The situation appears to be worse in the Ukraine, if not somewhat more complex. In addition to displays of racism and antisemitism, Ukrainian football plays host to more general Russian and Ukrainian nationalism. Supporters of clubs in the western part of the country tend espouse Ukrainian ultra-nationalism, while those in the east tend to display Russian nationalist symbols.
Arsenal Kyiv is one club whose supporters are proudly anti-racist but with their ultra group numbering no more than 100 they are vastly outnumbered by all their opponents and targeted for violence.
The Lviv teams are probably the worst, with open displays of support for Stefan Bandera, the pre-war leader of the Organisation of Ukrainian Nationalists (OUN), an ultra-right nationalist party which collaborated with the Germans at the beginning of the Second World War. The support for the Banderites amongst the fans even persuaded Karpaty Lviv to change the colour of their away strip to the red and black of the OUN.
Further east, the problem is from more traditional neo-Nazi groups.
Euro 2012 appears to have been a catalyst for a more pro-active stance from the football authorities. Determined to portray their country in a more positive light, the Polish authorities have begun to crack down on some of the more extreme displays of racism and antisemitism. Over the last few months there have been fewer banners displayed within stadiums and the clubs and officials have been more proactive to remove them when they have appeared.
The Polish FA, supported by the personal intervention of the Prime Minister, has brought in Never Again to help change the climate.
The European Championships provide a great opportunity to deal with some of the more unpleasant aspects of Polish football, says Rafal Pankowski. “This is an opportunity for us to get our anti-racist message across,” he told HOPE not hate. “Not just to football fans but to the wider population at large.”
Never Again has produced an anti-racist toolkit for clubs and has already trained 7,000 stewards to identify and deal with racism and antisemitism. Pankowski is quick to point out that while the impetus for this was Euro 2012 the legacy of this work will continue after the Championships.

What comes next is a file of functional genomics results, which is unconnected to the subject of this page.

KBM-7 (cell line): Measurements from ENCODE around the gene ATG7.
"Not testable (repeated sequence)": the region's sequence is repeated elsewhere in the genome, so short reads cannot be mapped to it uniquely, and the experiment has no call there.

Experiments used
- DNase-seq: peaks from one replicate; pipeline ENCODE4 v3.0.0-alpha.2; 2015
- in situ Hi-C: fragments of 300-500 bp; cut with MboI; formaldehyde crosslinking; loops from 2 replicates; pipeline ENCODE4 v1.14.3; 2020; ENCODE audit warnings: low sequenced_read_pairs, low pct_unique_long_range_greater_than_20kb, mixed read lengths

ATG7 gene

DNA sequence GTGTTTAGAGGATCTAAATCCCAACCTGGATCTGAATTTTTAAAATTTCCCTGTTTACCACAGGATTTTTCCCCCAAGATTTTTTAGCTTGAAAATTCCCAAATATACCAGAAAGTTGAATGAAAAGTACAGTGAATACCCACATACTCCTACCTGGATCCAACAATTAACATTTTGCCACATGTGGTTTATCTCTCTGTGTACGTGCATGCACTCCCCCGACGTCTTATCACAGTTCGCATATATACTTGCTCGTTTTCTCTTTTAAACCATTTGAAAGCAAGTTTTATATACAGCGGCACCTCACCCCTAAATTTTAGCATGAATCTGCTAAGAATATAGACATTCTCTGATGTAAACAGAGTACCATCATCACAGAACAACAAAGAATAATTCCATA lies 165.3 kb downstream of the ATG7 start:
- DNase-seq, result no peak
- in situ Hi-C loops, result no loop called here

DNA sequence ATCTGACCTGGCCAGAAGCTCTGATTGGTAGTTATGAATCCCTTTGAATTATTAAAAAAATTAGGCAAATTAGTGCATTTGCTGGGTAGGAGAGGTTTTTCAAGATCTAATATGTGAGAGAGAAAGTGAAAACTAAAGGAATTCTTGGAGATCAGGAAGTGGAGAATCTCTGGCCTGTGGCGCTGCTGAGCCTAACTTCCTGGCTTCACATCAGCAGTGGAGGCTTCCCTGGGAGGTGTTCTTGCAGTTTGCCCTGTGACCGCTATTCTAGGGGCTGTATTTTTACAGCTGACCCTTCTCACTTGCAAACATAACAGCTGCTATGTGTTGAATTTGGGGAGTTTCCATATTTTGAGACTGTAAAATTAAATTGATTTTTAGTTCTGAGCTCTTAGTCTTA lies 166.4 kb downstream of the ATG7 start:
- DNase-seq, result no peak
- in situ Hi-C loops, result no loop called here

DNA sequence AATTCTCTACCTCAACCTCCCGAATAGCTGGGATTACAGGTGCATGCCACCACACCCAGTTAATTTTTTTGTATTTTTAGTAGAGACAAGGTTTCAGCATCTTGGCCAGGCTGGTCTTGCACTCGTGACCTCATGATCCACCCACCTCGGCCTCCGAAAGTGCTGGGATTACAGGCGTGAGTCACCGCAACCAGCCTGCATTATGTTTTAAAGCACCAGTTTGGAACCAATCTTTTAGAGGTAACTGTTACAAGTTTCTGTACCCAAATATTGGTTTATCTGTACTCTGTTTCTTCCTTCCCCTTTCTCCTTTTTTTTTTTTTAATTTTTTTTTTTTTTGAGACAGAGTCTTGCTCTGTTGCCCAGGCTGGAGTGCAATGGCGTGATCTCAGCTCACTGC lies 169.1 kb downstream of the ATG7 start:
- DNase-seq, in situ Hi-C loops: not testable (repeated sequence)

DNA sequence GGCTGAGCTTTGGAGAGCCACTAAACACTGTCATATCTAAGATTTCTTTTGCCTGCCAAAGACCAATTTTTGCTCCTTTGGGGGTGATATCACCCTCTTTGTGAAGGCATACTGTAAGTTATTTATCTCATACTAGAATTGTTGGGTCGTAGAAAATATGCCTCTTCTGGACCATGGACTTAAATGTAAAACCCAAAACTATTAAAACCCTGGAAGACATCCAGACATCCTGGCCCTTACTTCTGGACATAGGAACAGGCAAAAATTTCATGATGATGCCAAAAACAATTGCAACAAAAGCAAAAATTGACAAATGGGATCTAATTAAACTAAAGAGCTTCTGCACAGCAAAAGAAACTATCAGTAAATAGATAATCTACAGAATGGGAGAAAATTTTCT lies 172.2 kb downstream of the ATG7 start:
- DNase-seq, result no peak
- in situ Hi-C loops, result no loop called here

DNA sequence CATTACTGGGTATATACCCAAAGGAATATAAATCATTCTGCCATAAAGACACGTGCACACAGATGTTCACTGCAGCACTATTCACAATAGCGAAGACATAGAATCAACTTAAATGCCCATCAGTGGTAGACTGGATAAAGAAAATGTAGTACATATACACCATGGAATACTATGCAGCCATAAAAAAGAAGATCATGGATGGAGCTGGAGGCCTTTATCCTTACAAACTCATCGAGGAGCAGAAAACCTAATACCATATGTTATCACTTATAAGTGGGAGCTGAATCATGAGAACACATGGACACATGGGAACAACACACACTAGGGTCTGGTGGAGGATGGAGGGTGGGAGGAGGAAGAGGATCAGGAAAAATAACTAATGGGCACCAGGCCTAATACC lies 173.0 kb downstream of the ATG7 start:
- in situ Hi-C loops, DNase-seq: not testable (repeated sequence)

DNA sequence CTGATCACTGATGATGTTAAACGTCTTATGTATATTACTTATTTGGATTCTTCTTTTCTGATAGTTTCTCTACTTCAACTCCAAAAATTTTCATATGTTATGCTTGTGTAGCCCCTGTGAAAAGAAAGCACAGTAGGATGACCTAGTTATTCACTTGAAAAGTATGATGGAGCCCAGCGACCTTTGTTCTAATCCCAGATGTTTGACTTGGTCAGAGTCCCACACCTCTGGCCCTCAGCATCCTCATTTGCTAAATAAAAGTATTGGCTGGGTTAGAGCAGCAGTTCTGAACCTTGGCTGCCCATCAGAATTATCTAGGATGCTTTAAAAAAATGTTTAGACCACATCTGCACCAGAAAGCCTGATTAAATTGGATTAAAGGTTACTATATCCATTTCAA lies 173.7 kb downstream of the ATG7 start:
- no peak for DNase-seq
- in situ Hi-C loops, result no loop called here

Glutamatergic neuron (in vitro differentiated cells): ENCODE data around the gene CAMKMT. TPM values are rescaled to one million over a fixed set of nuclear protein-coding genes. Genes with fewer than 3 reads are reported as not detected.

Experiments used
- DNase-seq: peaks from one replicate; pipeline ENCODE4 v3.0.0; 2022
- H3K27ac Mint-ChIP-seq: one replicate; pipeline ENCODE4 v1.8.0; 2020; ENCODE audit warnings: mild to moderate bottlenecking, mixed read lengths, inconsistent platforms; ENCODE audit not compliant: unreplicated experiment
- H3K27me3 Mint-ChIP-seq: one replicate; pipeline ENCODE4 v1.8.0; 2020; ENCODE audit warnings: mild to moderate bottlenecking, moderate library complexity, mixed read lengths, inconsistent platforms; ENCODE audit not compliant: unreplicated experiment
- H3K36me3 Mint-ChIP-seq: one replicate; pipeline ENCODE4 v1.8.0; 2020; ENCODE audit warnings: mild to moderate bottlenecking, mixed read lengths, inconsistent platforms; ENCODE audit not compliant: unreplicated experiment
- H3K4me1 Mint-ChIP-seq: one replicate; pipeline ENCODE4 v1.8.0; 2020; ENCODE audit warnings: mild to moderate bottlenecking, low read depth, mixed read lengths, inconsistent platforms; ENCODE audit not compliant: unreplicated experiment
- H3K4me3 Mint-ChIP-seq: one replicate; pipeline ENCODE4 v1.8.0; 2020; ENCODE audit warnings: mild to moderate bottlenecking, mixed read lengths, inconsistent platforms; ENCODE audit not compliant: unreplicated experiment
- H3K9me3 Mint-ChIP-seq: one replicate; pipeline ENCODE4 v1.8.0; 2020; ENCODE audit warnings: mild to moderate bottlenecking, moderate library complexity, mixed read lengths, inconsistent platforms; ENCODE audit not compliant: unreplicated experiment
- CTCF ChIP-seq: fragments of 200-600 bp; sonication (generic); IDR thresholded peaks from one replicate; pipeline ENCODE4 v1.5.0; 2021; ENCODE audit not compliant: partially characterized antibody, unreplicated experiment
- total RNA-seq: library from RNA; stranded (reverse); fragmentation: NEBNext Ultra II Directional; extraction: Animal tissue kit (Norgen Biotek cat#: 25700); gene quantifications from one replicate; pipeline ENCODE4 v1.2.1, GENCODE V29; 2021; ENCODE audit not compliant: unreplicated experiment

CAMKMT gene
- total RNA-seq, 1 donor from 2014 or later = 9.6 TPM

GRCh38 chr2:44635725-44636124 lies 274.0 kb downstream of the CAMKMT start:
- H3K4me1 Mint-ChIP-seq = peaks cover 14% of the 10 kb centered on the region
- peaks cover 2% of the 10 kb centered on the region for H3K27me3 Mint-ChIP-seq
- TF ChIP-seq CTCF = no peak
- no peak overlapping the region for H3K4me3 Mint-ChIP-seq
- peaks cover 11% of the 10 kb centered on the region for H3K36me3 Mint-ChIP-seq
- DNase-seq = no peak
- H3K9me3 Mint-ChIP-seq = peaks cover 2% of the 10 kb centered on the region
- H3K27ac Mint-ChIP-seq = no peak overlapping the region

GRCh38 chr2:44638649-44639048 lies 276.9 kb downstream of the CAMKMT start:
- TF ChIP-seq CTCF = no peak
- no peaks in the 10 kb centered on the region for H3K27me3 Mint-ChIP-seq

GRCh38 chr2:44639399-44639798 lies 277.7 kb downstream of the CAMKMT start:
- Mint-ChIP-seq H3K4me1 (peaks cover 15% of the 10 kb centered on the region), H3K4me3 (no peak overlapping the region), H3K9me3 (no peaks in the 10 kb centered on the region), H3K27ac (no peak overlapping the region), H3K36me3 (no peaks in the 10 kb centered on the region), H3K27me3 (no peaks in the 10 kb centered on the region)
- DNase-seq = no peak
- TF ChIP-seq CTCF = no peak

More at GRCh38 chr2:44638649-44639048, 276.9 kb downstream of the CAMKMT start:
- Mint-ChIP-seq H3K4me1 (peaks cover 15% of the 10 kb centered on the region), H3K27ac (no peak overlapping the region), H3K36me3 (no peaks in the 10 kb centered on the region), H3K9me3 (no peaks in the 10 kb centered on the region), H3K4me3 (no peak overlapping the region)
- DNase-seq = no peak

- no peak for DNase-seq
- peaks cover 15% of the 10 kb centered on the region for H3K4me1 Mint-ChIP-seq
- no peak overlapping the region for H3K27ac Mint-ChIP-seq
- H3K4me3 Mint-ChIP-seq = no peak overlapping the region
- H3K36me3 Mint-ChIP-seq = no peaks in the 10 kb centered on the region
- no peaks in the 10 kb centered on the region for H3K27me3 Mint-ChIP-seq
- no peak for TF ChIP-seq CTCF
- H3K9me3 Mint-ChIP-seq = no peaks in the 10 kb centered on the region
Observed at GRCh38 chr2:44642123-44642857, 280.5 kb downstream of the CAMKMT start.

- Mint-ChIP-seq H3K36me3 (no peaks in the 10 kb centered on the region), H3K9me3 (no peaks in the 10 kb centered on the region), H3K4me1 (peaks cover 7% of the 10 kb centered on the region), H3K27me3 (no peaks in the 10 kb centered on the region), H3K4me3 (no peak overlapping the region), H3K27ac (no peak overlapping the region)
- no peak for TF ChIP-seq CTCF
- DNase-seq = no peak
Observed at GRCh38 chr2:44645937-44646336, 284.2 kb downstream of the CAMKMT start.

Last autumn Never Again held its biggest anti-racist action week to date, with activities at most grounds around the country. Footballers spoke out against racism, leaflets were distributed and work done in local schools and communities.
Some clubs have been reluctant to acknowledge a problem. “A few clubs have even claimed we have exaggerated or even invented the problem,” he says. However, improvements are being seen, even at Legia Warszawa whose fans have perhaps the worst reputation. “We have been getting some positive reaction from some Legia fans.”
Precautions are being taken for the 2012 European Championships themselves. Football Against Racism in Europe (FARE), of which Never Again is an affiliate, is planning to have anti-racist monitors at every game. More locally, Never Again will be holding positive fan activities in local communities to help generate a more positive atmosphere.
In reality there are unlikely to be overt racism or antisemitism within grounds. The ultra groups will not have the dominance within stadiums, even at Poland matches, and the police are likely to be uncompromising in their approach knowing that the world’s attention will be on them.
The more difficult question is whether this reduction in overt racism will continue after the Championships finish. The clubs and Polish FA might not put as much emphasis on this issue afterwards and stewards might not be as willing to intervene without pressure from above.